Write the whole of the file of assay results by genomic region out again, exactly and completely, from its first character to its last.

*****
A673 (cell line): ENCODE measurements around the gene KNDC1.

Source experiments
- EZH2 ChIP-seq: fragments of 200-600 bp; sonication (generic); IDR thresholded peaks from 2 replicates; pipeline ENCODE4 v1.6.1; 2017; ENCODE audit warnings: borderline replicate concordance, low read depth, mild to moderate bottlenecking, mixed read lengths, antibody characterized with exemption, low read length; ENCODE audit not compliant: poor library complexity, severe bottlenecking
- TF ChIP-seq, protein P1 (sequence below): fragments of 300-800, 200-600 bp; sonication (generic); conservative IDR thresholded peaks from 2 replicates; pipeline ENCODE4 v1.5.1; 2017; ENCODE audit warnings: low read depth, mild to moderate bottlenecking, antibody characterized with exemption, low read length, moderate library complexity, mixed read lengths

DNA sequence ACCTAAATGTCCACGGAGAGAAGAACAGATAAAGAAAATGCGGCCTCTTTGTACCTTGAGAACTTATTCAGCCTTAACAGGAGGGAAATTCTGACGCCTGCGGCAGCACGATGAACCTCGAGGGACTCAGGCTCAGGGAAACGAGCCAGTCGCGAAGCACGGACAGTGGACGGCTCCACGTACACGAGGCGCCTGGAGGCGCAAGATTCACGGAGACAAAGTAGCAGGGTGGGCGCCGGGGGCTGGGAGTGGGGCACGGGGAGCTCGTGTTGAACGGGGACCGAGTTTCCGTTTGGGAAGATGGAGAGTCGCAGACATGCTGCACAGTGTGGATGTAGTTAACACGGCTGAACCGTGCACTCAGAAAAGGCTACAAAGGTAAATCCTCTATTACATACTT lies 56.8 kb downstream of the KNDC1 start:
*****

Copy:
A673 (cell line): ENCODE measurements around the gene KNDC1.

Source experiments
- EZH2 ChIP-seq: fragments of 200-600 bp; sonication (generic); IDR thresholded peaks from 2 replicates; pipeline ENCODE4 v1.6.1; 2017; ENCODE audit warnings: borderline replicate concordance, low read depth, mild to moderate bottlenecking, mixed read lengths, antibody characterized with exemption, low read length; ENCODE audit not compliant: poor library complexity, severe bottlenecking
- TF ChIP-seq, protein P1 (sequence below): fragments of 300-800, 200-600 bp; sonication (generic); conservative IDR thresholded peaks from 2 replicates; pipeline ENCODE4 v1.5.1; 2017; ENCODE audit warnings: low read depth, mild to moderate bottlenecking, antibody characterized with exemption, low read length, moderate library complexity, mixed read lengths

DNA sequence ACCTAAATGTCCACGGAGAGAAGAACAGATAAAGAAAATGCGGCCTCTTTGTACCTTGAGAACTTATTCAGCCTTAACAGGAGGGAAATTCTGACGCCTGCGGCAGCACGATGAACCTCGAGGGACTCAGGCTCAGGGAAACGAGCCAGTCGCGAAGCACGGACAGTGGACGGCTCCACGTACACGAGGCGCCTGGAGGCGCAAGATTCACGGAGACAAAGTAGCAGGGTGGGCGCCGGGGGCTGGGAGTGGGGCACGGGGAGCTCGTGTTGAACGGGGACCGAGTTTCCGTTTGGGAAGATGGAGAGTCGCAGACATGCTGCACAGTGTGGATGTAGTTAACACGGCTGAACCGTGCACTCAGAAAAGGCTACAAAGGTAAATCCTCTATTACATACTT lies 56.8 kb downstream of the KNDC1 start: